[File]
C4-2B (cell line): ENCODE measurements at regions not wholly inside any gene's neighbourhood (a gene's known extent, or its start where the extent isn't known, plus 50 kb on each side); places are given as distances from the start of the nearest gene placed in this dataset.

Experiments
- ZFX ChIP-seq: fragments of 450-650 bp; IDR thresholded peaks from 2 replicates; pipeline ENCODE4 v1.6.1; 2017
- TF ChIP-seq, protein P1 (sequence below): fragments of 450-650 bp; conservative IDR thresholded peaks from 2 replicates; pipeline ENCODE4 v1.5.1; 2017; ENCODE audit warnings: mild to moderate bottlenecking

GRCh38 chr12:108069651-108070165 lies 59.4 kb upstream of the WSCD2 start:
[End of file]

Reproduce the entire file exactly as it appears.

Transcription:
C4-2B (cell line): ENCODE measurements at regions not wholly inside any gene's neighbourhood (a gene's known extent, or its start where the extent isn't known, plus 50 kb on each side); places are given as distances from the start of the nearest gene placed in this dataset.

Experiments
- ZFX ChIP-seq: fragments of 450-650 bp; IDR thresholded peaks from 2 replicates; pipeline ENCODE4 v1.6.1; 2017
- TF ChIP-seq, protein P1 (sequence below): fragments of 450-650 bp; conservative IDR thresholded peaks from 2 replicates; pipeline ENCODE4 v1.5.1; 2017; ENCODE audit warnings: mild to moderate bottlenecking

GRCh38 chr12:108069651-108070165 lies 59.4 kb upstream of the WSCD2 start: